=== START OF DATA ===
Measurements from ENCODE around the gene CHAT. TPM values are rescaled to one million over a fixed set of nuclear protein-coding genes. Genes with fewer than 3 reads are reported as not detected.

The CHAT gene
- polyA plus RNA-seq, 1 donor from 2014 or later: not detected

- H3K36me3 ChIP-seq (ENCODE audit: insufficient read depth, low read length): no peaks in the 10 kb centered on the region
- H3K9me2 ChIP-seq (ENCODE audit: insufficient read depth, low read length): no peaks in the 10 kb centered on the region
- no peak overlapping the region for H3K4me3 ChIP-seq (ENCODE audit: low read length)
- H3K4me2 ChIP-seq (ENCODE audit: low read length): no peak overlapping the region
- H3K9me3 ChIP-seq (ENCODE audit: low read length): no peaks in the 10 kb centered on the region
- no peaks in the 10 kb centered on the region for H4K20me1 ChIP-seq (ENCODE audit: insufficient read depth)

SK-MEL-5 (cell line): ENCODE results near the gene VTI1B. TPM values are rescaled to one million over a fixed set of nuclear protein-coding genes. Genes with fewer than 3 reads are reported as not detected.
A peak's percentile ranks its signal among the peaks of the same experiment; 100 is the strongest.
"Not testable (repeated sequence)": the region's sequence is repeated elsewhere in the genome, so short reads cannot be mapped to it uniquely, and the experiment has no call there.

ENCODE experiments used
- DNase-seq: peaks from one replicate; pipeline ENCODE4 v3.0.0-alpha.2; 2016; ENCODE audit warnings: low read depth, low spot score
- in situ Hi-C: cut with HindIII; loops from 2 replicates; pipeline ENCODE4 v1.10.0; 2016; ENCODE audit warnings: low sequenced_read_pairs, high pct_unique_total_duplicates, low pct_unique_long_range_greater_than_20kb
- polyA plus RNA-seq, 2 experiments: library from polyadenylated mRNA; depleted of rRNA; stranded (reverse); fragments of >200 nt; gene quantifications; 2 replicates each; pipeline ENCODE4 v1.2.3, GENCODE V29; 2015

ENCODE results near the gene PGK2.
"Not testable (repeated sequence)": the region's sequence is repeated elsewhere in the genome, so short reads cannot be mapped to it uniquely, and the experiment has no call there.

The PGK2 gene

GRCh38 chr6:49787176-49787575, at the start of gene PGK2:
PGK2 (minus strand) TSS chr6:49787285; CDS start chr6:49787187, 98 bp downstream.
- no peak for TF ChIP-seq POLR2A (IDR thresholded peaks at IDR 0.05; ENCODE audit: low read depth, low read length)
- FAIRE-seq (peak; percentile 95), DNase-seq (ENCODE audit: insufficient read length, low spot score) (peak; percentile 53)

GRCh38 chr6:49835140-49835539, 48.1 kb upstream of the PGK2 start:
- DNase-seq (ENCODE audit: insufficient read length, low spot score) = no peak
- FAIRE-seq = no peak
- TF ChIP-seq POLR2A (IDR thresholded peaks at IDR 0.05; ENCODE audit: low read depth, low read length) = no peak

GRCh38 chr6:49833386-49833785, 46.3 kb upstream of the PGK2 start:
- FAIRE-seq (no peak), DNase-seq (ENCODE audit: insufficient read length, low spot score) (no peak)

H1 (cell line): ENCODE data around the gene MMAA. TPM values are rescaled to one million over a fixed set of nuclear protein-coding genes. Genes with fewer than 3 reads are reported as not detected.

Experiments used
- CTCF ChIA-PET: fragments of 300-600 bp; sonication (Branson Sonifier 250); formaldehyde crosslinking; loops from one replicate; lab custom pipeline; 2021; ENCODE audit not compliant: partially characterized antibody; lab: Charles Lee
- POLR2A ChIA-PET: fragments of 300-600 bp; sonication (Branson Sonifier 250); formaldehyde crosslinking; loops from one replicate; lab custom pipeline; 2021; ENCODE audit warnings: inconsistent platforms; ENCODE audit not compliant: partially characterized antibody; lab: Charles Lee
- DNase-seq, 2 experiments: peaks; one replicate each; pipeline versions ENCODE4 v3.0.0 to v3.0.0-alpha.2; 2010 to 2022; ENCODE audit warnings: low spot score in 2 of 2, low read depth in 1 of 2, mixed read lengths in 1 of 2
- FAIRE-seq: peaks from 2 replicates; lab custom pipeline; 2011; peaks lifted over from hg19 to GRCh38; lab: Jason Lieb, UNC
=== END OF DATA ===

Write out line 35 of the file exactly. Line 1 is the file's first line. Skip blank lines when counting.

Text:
- FAIRE-seq: peaks from 2 replicates; lab custom pipeline; 2011; peaks lifted over from hg19 to GRCh38; lab: Jason Lieb, UNC